We have the same need for more precision when Ferrarello uses another of Husserl's geometrical example of a theoretical statement about a triangle. She writes:
Put … in logical terms, we would say: The triangle can be called so if and only if it has three angles; in axiological 'words' it would become: If the triangle ought to (Sollen) have three angles in order to be called a triangle, then it will have (Muessen [sic]) three angles (p. 55-56).
Now, Husserl uses an analogous example in the Prolegomena of the Logical Investigations, using the terms sollen and müssen, but there sollen is used in a non-standard sense: Soll das Dreieck gleichseitig sein, so muss es gleichwinklig sein, which the translators correctly translate as "if the triangle is to be equilateral, it must be equiangular." We could say: "should the triangle be equilateral . . .," which does not force any "ought" into geometry. As Husserl explains, there is indeed a valuation, but it is about the state of affairs: we attach, he says, "value to the being of a state of affairs of a sort -- to the equilateral form, e.g., of a triangle to be determined" (p. 38). The term sollen is thus not about the fact that the triangle "ought to" be anything. As a matter of fact, Husserl adds immediately after the example: "Such a modification [to use sollen] is, however, merely passing and secondary in theoretical sciences" (p. 38). This use of sollen is thus semantically different from the other example given by Husserl that Ferrarello cites: "a soldier should be brave." At any rate, the example as used by the author does not support the view that axiology precedes theory or is intermingled with theory (the title of Husserl's paragraph is "theoretical disciplines as the foundation of normative disciplines") nor does it mean that there is an axiology in what triangles are.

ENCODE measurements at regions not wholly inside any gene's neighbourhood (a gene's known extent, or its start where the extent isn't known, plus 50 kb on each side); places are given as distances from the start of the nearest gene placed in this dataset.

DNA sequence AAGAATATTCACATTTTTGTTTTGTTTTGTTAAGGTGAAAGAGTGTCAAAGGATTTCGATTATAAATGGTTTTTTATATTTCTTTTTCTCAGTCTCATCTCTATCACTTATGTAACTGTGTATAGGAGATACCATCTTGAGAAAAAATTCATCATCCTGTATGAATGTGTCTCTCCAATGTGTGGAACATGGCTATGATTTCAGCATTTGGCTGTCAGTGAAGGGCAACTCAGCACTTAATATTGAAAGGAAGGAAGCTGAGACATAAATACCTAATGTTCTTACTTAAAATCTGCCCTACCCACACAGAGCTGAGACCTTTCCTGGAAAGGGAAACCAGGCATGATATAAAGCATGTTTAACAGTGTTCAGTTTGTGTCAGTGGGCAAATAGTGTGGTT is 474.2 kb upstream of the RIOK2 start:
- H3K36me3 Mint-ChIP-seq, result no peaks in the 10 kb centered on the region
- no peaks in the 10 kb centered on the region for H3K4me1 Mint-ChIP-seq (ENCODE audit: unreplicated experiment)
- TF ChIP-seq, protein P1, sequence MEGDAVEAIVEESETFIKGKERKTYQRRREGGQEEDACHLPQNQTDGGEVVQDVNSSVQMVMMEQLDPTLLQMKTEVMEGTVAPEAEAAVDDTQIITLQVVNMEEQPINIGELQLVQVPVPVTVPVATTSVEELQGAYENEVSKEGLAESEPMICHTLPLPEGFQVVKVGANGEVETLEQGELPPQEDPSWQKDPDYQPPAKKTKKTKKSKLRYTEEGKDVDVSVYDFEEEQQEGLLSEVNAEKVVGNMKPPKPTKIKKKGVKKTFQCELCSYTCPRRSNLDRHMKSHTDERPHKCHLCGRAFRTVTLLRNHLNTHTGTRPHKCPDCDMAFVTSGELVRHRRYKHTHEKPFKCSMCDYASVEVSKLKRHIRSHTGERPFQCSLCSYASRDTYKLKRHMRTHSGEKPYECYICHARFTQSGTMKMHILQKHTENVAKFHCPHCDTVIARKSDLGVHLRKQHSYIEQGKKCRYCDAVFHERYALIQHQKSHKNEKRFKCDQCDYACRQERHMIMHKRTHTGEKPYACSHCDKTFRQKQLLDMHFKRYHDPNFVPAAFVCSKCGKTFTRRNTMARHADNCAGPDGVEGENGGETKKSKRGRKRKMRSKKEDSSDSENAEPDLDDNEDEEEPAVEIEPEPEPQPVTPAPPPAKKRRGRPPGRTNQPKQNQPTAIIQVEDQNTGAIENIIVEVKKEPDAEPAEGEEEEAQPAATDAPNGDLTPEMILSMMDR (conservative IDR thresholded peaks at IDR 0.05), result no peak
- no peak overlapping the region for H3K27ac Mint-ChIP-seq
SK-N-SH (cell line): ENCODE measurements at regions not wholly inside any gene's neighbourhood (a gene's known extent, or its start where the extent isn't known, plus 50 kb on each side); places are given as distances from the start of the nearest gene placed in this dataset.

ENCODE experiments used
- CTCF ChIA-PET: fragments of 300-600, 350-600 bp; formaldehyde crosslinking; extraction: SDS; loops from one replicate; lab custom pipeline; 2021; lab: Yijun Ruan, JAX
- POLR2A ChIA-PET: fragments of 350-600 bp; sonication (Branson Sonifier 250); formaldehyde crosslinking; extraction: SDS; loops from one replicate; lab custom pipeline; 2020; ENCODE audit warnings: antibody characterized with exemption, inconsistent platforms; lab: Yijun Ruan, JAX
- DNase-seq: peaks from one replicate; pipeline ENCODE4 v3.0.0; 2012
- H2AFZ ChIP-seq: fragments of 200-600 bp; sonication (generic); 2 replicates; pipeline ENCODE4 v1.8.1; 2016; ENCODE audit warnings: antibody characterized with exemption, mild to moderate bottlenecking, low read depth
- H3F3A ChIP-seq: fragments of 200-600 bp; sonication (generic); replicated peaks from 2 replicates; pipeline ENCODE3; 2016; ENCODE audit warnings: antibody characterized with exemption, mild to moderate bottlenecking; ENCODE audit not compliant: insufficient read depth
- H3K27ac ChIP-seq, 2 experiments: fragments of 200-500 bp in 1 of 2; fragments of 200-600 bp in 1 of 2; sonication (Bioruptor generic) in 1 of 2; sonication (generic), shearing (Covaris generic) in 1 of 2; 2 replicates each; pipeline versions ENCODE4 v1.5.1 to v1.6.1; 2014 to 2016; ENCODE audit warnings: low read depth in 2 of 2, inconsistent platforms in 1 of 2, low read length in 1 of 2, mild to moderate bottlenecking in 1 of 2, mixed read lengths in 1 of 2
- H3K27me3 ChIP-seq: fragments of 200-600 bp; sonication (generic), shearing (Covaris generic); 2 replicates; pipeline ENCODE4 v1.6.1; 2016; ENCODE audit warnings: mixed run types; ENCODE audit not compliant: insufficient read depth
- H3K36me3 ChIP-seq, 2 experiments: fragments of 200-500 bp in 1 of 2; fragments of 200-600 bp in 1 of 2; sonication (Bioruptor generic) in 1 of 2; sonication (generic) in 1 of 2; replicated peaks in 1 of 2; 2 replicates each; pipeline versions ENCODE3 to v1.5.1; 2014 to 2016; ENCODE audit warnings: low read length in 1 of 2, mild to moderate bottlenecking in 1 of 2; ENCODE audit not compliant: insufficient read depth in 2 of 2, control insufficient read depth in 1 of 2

The distinction Ferrarello makes between law and norm is rather important. What can be gathered from the discussion is that laws are on the theoretical side: "they convey how things are according to their foundational relationships" (p. 65). By contrast, "norms, being on the material side of the a priori, describe how things must be in order to be what they are" (p. 65). She laconically writes that "every norm is grounded in a Sollen and expresses its necessity as a Müssen . . . Ethical norms are the forms which express the practical necessity of willing: wanting the means is wanting the premises" (p. 66). She sheds some light on this when speaking of love, which Husserl considers, she argues, as a moral law, but not as a moral norm (p. 183). She explains: